How NOT to Interpret the OT Law

WrongThe Resurgence has posted The Beginner’s Guide to Interpreting Old Testament Law and offered the commonly received Reformed categorization of the Torah as ceremonial, civil and moral. The problem is that this is an external distinction not found in the text of Scripture itself. And while it may be helpful as a basic categorization to separate what is still “in force” for the Church, it offers a system that creates its own problems which are foreign to the Torah itself.
On the other side, J. Daniel Hays (“Applying the Old Testament Law Today” Bibliotheca Sacra 158 [Jan-Mar 2001]: 21-35) wrote a terrific treatment on the topic where he discusses why such categories are not as helpful as many have been led to believe. Here are his concluding remarks:

The traditional approach of dividing the Mosaic Law into civil, ceremonial, and moral laws violates proper hermeneutical method, for it is inconsistent and arbitrary, and the Old Testament gives no hint of such distinctions. This approach errs in two ways. On the one hand it dismisses the civil and ceremonial laws as inapplicable. On the other hand it applies the so-called moral laws as direct law. In addition the traditional approach tends to ignore the narrative context and the covenant context of the Old Testament legal material.
Principlism, an alternative approach, seeks to find universal principles in the Old Testament legal material and to apply these principles to believers today. This approach is more consistent than the traditional one, and it is more reflective of sound hermeneutical method. It also allows believers to see that all Scripture is “useful for teaching, rebuking, correcting and training in righteousness” (2 Tim. 3:16).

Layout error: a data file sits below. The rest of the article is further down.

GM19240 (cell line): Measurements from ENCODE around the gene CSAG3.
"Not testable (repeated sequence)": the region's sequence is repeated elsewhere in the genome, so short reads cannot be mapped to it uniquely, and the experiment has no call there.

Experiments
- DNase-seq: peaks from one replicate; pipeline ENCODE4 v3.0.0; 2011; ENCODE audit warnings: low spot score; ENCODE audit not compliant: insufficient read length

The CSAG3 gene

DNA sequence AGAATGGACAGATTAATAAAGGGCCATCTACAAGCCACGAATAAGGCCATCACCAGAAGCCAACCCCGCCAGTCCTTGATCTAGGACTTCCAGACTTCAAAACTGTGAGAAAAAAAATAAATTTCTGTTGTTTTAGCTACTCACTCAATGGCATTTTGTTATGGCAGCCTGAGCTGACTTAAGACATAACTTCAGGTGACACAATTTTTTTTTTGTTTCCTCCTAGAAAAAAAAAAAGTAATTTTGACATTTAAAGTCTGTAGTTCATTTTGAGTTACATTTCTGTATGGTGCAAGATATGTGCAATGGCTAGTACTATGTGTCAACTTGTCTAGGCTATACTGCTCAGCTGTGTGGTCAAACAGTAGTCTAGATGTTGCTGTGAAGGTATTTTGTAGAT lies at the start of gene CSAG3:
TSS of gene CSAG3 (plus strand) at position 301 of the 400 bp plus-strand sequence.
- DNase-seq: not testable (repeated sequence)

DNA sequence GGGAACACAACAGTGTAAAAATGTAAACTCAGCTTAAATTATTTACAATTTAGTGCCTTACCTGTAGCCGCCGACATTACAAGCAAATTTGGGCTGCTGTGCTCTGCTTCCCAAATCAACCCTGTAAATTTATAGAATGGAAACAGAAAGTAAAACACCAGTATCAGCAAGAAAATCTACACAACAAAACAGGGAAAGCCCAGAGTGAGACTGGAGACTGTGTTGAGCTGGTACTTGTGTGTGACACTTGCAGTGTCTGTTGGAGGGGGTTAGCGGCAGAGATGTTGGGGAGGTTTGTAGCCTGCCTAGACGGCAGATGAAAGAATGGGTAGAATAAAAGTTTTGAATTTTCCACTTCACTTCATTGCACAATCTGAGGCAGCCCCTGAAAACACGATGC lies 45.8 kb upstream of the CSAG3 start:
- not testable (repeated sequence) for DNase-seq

Joseph Kelly blogged about this last year in relation to Rachel Held Evans “A Year of Biblical Womanhood” (and Tim Keller’s review of it) wherein he argues she likewise subscribes to the “naïvete” of such distinctions in the Law. He notes that mainstream Biblical scholarship has largely moved from such distinctions (even though I note it has had little effect on the wider churches’ understanding and application of the Torah).

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4 Responses to How NOT to Interpret the OT Law

  1. Rob says:

    Good article. I have been considering some of these things recently as well. God hasn’t called us to be nomian (i.e. legalists). But neither has He called us to be antinomian (i.e. lawbreakers). The breakdown you discuss is the one that I have heard most often. But it seems to take part in both extremes.
    I have not considered all of this deeply enough for this to be well-developed yet. But, I am beginning to see things this way. With the New Covenant, God has written His laws on our hearts and minds. As we submit to Him and become more like Christ, He fulfills His law through us. In other words, as the life inside us matures, our nature becomes such that we begin to naturally fulfill His law, without having to compare our actions and thoughts to a list of rules. In other words, when we are who we are supposed to be, we will do what we are supposed to do, since our words and actions flow out of who we are.
    I’m not sure if I have explained this very well. I think in symbols, which do not always translate easily into words.

    • Rob,